Good news on those unsightly double utility poles
Updated: Sep 16
In my last article, I described the blight of double utility poles and my efforts since last year to work with the Public Utilities Commission and the utilities to get them to stop installing them. Last month, the utilities testified before the Legislature that they were close to an agreement to begin solving this problem.
Since then, I received the following email from Hawaiian Electric.
“The Hawaiian Electric Companies and Hawaiian Telcom have agreed to transfer ownership and management of 120,000 jointly owned utility poles on O‘ahu, Maui, Molokaʻi, Lānaʻi and Hawai‘i Island to the electric utility, subject to approval by the Public Utilities Commission (PUC).
“Today, the two companies filed an application with the PUC (Docket No. 2018-0075) to approve the transfer.
“The two companies’ analysis shows the agreement will have no cost to customers and may provide savings over time in reduced maintenance expense. Other benefits of the agreement include:
· Eliminating thousands of unsightly “double poles.” This occurs when a new pole is installed to carry power lines but telecommunication equipment remains on the adjacent old pole awaiting transfer by the telecom provider, sometimes for years. There are about 14,000 double poles statewide.
· Accelerating the deployment of new wireless communication technologies, like 5G, that rely on antennas and fiber attached to poles
· Improving service by having a “one-stop” operation for handling customer inquiries and attachment requests as well as establishing a uniform approach to repair and maintenance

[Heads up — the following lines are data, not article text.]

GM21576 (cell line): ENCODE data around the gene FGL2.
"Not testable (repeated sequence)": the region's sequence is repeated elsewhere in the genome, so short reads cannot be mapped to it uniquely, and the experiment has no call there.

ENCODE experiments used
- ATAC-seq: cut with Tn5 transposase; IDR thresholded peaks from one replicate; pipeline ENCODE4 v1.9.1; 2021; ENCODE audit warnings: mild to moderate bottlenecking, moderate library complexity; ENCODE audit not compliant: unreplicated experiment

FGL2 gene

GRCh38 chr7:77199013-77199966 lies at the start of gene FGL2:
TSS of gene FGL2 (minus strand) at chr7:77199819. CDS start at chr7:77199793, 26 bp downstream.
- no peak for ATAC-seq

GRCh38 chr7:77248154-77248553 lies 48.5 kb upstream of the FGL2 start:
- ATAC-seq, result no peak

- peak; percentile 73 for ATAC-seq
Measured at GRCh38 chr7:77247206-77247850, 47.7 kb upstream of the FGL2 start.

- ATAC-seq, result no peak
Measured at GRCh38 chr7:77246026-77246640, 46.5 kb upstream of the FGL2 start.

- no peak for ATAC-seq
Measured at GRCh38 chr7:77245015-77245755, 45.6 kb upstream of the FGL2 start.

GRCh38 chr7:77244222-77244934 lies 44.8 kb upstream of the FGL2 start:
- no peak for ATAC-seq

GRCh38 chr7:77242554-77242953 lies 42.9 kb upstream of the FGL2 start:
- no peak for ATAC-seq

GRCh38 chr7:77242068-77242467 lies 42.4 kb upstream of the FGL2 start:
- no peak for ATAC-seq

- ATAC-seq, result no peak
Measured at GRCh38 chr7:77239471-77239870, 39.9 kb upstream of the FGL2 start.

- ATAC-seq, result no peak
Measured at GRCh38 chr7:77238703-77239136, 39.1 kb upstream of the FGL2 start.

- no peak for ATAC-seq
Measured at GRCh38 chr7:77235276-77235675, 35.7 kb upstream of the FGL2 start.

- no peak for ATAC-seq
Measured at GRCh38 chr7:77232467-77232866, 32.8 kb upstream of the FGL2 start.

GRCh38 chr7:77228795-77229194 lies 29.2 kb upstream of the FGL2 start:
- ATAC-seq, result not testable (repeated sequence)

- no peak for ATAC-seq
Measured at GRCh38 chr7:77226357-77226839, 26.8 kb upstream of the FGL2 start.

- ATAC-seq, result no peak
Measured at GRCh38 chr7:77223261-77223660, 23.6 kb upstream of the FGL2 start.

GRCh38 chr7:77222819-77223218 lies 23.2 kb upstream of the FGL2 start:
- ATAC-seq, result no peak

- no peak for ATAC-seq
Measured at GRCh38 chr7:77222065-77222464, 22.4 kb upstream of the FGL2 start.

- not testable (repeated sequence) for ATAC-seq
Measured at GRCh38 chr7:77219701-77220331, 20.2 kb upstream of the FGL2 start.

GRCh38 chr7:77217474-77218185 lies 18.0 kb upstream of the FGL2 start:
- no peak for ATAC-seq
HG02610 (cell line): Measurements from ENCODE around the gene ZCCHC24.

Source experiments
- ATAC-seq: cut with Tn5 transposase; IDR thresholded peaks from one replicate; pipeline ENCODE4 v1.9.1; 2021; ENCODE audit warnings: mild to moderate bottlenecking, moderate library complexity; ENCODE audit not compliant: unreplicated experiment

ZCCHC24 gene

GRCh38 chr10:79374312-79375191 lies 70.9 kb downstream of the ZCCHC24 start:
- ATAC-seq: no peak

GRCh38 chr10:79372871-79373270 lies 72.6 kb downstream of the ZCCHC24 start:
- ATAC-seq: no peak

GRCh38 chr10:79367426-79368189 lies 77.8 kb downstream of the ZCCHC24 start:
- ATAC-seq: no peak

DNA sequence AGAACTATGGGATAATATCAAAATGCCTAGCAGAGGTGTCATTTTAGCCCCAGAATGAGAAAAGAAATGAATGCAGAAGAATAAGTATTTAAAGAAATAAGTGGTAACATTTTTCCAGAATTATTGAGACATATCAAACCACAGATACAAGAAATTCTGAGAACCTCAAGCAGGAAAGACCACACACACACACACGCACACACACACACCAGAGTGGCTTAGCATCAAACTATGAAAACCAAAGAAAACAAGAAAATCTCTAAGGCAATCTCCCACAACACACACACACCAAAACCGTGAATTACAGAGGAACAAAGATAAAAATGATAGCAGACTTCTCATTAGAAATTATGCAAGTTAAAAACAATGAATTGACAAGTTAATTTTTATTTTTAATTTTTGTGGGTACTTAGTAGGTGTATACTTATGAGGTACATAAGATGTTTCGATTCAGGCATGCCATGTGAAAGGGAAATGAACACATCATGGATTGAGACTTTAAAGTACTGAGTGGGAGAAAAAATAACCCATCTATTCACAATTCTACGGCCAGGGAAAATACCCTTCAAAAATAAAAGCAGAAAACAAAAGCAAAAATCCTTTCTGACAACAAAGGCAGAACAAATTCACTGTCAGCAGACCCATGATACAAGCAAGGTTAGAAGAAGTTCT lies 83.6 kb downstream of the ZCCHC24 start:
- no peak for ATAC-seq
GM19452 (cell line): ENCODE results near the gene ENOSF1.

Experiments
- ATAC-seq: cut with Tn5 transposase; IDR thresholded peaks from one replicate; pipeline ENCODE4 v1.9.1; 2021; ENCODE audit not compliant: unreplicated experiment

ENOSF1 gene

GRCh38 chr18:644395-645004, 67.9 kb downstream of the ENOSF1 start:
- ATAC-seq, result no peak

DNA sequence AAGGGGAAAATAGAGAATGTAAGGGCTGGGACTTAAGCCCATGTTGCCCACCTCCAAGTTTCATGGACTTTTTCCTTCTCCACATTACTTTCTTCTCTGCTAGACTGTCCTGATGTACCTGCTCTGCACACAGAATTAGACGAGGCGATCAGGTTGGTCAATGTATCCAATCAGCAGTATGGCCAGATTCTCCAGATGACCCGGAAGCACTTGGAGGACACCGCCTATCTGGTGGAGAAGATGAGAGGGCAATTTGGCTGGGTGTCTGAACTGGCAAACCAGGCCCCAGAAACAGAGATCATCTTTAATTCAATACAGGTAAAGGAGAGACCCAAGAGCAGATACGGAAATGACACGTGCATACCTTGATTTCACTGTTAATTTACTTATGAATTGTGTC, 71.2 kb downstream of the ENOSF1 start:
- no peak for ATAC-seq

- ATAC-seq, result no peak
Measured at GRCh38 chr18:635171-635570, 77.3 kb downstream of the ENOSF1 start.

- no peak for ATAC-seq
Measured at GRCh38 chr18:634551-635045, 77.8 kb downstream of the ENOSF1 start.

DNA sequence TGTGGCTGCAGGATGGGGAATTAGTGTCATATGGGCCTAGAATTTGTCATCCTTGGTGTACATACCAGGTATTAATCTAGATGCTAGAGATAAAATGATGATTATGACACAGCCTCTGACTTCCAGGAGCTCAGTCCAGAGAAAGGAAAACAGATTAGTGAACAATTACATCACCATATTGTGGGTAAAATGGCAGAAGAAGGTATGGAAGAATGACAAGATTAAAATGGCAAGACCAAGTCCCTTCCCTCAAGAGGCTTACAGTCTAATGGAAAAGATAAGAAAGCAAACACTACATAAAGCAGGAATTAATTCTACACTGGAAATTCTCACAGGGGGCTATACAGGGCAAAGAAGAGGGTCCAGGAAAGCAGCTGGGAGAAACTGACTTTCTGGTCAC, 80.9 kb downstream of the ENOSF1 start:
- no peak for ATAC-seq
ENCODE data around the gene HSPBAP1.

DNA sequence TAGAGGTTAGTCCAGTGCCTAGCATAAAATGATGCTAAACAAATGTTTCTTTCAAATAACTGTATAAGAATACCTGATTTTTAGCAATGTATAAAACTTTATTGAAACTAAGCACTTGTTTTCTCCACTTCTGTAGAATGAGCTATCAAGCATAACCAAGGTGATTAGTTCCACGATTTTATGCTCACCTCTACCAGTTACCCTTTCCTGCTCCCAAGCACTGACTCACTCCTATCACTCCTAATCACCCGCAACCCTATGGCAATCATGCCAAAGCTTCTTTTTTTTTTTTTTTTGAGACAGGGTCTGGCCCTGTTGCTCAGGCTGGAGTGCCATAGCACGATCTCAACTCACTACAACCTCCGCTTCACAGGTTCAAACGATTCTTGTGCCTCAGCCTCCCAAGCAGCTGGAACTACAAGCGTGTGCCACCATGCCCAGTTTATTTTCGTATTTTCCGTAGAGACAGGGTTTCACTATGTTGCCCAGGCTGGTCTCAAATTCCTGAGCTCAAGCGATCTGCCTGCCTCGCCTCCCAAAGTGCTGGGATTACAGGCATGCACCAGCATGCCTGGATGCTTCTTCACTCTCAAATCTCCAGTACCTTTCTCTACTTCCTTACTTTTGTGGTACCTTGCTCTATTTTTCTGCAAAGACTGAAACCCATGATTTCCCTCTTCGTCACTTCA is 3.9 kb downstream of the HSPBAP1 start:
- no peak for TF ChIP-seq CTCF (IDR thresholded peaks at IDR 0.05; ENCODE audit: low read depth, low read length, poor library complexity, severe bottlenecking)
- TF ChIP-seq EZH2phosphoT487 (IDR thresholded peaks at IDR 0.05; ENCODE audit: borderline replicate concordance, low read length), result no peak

“First established in 1922 in an agreement between Hawaiian Electric and the Mutual Telephone Company, the shared pole arrangement gave both companies responsibility for maintaining poles, reducing costs to customers and eliminating the need for two sets of poles in many areas. Over time, other entities such as the state or county have joined to attach streetlights, and cable television and wireless communications carriers also rent space through separate license agreements with Hawaiian Telcom.
“Under the proposed arrangement, Hawaiian Telcom will transfer ownership of shared poles to Hawaiian Electric in exchange for credit against past and future charges for attaching to the poles.
“If approved by regulators, Hawaiian Electric will be solely responsible for managing and maintaining the entire pole, including leasing space to communications carriers through its own license agreement. Hawaiian Telcom’s continued presence on the poles will be provided by a similar license agreement with the electric utility.
“The proposed approach has been successfully implemented by utilities such as San Diego Gas & Electric and CPS Energy.”
It is going to take some time before Hawaiian Electric removes that last double pole, but we should all be encouraged by this news. Mahalo to both utilities, and especially to Hawaiian Electric for assuming responsibility of all the poles.